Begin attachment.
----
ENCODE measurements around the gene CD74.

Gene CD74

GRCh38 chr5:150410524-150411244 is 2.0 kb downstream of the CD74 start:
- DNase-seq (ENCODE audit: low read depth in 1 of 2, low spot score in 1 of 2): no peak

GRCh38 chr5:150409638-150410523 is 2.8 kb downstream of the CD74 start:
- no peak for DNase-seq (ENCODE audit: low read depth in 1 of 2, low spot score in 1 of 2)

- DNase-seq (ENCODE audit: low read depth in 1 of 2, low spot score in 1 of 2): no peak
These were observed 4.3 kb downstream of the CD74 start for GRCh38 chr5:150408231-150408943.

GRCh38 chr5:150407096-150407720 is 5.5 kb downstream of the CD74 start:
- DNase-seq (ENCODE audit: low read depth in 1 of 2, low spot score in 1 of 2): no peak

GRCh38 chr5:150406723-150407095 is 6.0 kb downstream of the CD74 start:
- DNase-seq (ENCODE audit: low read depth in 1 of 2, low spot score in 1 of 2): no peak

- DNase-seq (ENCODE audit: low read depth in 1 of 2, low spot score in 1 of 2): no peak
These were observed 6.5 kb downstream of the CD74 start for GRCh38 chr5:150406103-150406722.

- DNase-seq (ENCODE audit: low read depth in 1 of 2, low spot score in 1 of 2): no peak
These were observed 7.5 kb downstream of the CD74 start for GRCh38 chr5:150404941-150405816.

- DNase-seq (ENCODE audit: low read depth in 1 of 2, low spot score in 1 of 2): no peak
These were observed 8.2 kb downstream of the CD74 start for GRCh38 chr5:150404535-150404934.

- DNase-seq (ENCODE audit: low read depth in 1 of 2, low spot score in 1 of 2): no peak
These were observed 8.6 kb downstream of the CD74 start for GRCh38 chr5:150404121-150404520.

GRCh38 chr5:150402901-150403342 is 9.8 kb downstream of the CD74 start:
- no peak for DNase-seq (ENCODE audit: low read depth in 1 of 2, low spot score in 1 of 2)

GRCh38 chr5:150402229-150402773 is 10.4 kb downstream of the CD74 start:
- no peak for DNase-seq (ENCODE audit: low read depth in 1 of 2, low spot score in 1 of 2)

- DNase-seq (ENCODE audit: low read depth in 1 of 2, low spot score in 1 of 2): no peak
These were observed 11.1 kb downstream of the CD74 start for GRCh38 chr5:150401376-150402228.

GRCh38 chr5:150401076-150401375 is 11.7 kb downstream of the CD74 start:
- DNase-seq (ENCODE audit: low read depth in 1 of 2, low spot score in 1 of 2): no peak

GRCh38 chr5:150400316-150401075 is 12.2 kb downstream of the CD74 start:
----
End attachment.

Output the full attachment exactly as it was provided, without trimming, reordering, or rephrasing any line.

ENCODE measurements around the gene CD74.

Gene CD74

GRCh38 chr5:150410524-150411244 is 2.0 kb downstream of the CD74 start:
- DNase-seq (ENCODE audit: low read depth in 1 of 2, low spot score in 1 of 2): no peak

GRCh38 chr5:150409638-150410523 is 2.8 kb downstream of the CD74 start:
- no peak for DNase-seq (ENCODE audit: low read depth in 1 of 2, low spot score in 1 of 2)

- DNase-seq (ENCODE audit: low read depth in 1 of 2, low spot score in 1 of 2): no peak
These were observed 4.3 kb downstream of the CD74 start for GRCh38 chr5:150408231-150408943.

GRCh38 chr5:150407096-150407720 is 5.5 kb downstream of the CD74 start:
- DNase-seq (ENCODE audit: low read depth in 1 of 2, low spot score in 1 of 2): no peak

GRCh38 chr5:150406723-150407095 is 6.0 kb downstream of the CD74 start:
- DNase-seq (ENCODE audit: low read depth in 1 of 2, low spot score in 1 of 2): no peak

- DNase-seq (ENCODE audit: low read depth in 1 of 2, low spot score in 1 of 2): no peak
These were observed 6.5 kb downstream of the CD74 start for GRCh38 chr5:150406103-150406722.

- DNase-seq (ENCODE audit: low read depth in 1 of 2, low spot score in 1 of 2): no peak
These were observed 7.5 kb downstream of the CD74 start for GRCh38 chr5:150404941-150405816.

- DNase-seq (ENCODE audit: low read depth in 1 of 2, low spot score in 1 of 2): no peak
These were observed 8.2 kb downstream of the CD74 start for GRCh38 chr5:150404535-150404934.

- DNase-seq (ENCODE audit: low read depth in 1 of 2, low spot score in 1 of 2): no peak
These were observed 8.6 kb downstream of the CD74 start for GRCh38 chr5:150404121-150404520.

GRCh38 chr5:150402901-150403342 is 9.8 kb downstream of the CD74 start:
- no peak for DNase-seq (ENCODE audit: low read depth in 1 of 2, low spot score in 1 of 2)

GRCh38 chr5:150402229-150402773 is 10.4 kb downstream of the CD74 start:
- no peak for DNase-seq (ENCODE audit: low read depth in 1 of 2, low spot score in 1 of 2)

- DNase-seq (ENCODE audit: low read depth in 1 of 2, low spot score in 1 of 2): no peak
These were observed 11.1 kb downstream of the CD74 start for GRCh38 chr5:150401376-150402228.

GRCh38 chr5:150401076-150401375 is 11.7 kb downstream of the CD74 start:
- DNase-seq (ENCODE audit: low read depth in 1 of 2, low spot score in 1 of 2): no peak

GRCh38 chr5:150400316-150401075 is 12.2 kb downstream of the CD74 start: